A society in denial (personal rant): To kick off with a necessary disclaimer, I haven't turned into a political analyst overnight. To the contrary, my knowledge of political theory is very limited & either too bookish or too cartoonish, plus I always seem to not comprehend &/or leave out some important details. If you choose to read what follows, then, do not take anything for granted - do your own research & form your own opinions, don't take it from me. (More importantly: instead of reading the entire ranting below, read the translations I point out in it, those articles are really insightful.)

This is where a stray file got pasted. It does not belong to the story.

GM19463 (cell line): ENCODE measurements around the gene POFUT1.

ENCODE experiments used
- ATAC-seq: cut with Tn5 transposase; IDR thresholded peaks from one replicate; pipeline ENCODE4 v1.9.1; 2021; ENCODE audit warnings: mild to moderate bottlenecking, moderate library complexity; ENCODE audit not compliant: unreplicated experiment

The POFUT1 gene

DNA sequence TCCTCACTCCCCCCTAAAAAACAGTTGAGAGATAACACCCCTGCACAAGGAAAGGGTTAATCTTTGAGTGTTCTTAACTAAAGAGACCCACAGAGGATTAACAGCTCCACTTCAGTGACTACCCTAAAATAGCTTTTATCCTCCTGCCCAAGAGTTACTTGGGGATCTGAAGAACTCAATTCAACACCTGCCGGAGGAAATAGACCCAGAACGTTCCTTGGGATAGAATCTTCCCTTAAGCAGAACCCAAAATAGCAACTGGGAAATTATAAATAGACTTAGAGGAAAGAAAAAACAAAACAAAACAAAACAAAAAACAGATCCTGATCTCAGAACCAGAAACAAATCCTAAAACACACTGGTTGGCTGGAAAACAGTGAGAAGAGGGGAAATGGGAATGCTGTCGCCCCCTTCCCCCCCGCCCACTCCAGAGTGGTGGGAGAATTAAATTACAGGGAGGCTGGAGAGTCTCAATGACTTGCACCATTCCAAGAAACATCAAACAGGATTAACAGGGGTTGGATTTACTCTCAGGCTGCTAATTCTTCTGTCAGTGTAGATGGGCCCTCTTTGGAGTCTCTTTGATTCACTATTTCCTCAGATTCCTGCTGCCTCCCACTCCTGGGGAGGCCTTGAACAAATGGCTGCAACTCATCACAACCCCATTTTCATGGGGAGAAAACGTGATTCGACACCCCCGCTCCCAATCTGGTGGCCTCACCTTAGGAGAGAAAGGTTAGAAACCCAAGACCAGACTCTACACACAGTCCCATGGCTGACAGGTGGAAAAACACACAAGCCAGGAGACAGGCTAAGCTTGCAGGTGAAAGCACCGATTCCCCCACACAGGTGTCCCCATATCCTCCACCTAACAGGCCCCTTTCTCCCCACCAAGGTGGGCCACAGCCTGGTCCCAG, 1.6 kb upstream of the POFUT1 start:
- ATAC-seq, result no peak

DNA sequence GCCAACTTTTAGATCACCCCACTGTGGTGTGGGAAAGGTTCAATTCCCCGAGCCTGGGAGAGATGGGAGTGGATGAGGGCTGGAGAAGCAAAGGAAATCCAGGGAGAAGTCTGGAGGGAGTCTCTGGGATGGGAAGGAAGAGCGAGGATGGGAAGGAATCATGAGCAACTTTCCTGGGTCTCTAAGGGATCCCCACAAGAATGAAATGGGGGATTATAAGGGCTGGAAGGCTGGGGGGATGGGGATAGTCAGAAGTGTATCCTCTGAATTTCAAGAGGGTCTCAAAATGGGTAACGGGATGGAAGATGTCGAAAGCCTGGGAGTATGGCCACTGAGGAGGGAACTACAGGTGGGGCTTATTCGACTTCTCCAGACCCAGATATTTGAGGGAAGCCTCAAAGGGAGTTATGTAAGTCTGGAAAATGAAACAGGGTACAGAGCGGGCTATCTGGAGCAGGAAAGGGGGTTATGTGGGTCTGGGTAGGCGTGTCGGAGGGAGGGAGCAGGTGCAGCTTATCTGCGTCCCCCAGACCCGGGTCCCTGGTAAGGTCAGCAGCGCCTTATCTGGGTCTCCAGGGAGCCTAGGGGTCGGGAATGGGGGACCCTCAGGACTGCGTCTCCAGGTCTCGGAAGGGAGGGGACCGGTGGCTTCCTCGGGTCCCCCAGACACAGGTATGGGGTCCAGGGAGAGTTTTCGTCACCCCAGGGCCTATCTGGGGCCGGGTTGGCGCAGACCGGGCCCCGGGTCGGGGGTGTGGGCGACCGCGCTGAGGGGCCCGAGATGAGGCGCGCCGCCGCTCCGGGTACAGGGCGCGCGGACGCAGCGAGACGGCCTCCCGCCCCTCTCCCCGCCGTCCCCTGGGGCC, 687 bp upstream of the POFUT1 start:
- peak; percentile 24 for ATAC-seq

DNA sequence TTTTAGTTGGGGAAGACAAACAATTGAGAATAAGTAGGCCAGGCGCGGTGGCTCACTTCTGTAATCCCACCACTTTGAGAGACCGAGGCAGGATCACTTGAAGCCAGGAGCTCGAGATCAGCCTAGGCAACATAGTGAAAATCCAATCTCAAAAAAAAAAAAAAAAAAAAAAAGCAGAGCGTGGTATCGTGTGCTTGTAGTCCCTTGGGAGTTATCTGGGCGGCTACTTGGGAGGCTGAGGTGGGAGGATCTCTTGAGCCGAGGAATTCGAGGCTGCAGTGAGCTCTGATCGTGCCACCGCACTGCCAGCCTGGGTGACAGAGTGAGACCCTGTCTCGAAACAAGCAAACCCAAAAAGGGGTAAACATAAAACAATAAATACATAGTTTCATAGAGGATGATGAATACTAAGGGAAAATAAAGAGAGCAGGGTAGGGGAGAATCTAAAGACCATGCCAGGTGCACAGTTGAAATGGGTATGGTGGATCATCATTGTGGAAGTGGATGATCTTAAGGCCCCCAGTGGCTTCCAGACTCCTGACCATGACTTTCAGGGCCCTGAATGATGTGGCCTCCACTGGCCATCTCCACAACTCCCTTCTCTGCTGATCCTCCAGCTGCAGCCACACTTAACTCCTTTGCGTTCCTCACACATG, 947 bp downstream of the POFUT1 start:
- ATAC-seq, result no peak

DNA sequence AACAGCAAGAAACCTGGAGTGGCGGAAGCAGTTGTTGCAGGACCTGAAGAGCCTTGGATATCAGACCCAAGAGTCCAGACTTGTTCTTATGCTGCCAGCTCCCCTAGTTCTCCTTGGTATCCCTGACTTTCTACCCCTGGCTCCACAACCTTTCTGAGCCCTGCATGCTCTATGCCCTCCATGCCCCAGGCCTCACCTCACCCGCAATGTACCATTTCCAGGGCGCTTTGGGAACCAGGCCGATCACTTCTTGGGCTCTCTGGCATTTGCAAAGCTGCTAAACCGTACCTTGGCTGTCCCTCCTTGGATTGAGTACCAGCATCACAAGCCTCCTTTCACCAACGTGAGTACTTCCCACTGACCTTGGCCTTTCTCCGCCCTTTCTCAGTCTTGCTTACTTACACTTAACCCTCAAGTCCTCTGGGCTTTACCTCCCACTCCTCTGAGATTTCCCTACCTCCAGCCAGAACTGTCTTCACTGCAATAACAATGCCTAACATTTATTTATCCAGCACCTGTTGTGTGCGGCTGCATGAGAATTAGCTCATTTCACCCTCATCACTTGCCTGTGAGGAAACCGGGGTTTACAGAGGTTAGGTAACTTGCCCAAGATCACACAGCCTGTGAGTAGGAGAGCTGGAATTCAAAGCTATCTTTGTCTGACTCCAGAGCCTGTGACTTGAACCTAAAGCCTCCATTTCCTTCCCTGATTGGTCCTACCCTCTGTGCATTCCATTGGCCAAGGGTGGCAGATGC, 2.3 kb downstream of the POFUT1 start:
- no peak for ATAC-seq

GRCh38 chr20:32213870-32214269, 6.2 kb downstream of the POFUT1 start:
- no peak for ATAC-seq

As an opinion poll yesterday showed that six out of 10 Greeks believe the past week of violent riots were a 'popular uprising' and not the work of 'minority activists', politicians from across the spectrum expressed differing opinions about what action should now be taken. According to a survey carried out by polling firm Public Issue for Kathimerini, 60 percent of Greeks believe last week's unrest, triggered by the police killing of a teenager, had been 'a mass phenomenon'.